About this Episode:
Do you have to comply with the complex, time-consuming, and tedious process of preparing for a security audit? In this episode, Eric Martin from Vanta, a cybersecurity startup, will discuss automated security and compliance. Discover why security compliance is essential, and how automation can help you with SOC 2 audits and HIPPA compliance requirements. Listen up!
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About Eric Martin
Eric Martin is the head of sales at Vanta, a cybersecurity startup that automates the getting and renewing of SOC 2, HIPAA and ISO27001.
Connect with Eric Martin
Full Transcript Eric Martin
Joe [00:01:27] Hey, Eric, welcome to the Guild.
Eric [00:01:30] Hey, Joe, thanks so much for having me. Excited to be here.
Joe [00:01:32] Awesome. Great to have you on the show. Before we get into, is there anything I missed in your bio that you want the Guild to know more about?
Eric [00:01:37] You crushed it. And you nailed it. Yeah. So thank you so much.
Joe [00:01:40] Awesome. So as I explained in the preshow, I am a newbie to security and so we're gonna take it step by step and really dive into this before we actually hit the meat of the topic. But so before we actually dive in deeper, how would you explain what is security compliance?
Eric [00:01:54] Yeah. Interesting. At a very high-level security compliance, they more often than not, work hand in hand. We like to encourage companies to be security first and what I mean there is to kind of take the necessary precautions from how they operate their business to derisk that business. Okay, so there are simple things that companies can do. Whether it's kind of enabling two-factor authentication to getting connected to your cloud infrastructure or requiring employees to take security awareness training, right? There's a full spectrum of what kind of measures, simple and kind of complex or robust that companies can do to beef up their security and then kind of put themselves in a better position to adhere to and then go get these different compliance certifications or reports.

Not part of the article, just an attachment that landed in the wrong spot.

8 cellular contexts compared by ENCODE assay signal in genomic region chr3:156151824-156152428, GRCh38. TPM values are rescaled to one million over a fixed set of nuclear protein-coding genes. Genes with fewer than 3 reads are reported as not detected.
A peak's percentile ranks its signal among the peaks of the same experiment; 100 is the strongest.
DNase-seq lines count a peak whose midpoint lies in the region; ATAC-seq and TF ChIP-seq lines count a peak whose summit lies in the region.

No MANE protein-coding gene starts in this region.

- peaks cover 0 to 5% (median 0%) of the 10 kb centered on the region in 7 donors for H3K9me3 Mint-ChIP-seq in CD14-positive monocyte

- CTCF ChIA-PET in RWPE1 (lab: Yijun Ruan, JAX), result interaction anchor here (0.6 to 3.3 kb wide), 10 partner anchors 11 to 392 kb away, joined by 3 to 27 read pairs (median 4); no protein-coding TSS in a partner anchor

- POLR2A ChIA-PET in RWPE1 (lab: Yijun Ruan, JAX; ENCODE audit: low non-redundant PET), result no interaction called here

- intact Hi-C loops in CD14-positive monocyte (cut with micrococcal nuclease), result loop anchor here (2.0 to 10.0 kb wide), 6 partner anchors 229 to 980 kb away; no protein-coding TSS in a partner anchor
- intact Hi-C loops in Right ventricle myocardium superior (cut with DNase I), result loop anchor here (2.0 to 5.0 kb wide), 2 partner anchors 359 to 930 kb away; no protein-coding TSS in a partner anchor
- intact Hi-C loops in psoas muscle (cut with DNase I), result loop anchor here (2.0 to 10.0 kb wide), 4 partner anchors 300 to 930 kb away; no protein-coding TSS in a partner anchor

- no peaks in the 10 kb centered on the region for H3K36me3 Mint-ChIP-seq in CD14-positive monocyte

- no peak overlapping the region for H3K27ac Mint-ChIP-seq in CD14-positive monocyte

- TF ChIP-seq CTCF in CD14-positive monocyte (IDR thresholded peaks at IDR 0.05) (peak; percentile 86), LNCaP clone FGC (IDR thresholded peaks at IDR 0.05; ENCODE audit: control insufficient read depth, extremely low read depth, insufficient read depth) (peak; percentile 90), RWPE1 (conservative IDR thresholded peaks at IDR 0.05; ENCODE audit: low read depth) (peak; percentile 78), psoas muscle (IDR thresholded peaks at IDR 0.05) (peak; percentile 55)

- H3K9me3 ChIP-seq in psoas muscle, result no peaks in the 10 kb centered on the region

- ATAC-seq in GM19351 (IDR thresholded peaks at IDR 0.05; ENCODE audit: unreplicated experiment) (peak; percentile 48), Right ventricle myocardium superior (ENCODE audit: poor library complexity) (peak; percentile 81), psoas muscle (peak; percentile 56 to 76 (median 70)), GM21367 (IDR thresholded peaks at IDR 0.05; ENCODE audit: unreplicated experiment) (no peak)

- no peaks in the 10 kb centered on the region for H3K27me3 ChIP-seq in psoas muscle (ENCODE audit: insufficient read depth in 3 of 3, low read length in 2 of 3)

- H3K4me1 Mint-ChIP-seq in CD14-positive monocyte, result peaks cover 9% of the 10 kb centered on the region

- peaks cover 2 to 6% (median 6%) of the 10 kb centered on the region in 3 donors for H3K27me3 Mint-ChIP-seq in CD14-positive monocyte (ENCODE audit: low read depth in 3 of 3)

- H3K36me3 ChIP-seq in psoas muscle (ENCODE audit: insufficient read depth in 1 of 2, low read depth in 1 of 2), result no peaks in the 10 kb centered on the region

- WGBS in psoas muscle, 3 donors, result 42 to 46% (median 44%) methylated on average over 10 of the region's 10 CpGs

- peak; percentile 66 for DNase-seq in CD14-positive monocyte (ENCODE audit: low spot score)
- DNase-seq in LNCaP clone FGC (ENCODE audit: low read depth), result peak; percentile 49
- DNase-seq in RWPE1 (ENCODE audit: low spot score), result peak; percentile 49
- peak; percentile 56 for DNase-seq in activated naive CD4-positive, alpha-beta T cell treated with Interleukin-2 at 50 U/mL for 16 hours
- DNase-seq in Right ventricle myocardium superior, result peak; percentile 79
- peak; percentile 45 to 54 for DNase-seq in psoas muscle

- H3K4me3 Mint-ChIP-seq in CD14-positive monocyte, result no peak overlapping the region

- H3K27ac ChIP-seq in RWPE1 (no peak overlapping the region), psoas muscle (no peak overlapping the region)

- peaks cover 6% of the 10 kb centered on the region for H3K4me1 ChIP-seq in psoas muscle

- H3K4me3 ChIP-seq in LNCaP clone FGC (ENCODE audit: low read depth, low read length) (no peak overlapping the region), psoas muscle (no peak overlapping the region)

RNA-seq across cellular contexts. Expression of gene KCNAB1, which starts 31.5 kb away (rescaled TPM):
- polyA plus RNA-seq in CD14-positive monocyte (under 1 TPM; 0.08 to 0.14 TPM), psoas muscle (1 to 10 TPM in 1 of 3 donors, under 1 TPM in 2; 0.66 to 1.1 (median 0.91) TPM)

Joe [00:02:37] Nice. So what are some myths around security compliance? One I could think of is that it's only applicable to enterprise-wide companies. Is that true or what are your thoughts on that?
Eric [00:02:46] Yeah, I think so. When you think about security and compliance there are two certifications that immediately come to mind. There's the SOC 2 and there's ISO 27001. A SOC 2 is like a North American cybersecurity compliance report that when a company gets it and then presents it to a prospect, the partner, a customer, it effectively communicates that to a certain extent they are safe to do business with. As in like that company is going to take X, Y, and Z precautions to make sure that they're handling and processing your information and they're using their own sub-processors in a way that kind of the industry kind of expects they should be dealing with them. And so to answer your question, is this only applicable to enterprise businesses? No. More often than not, what we're seeing now are early-stage companies going out and pursuing these compliance reports just because they're table stakes it based on the sub-industry that they're in and or kind of the types of customers who they're trying to sell to. I can elaborate more. I can pause there.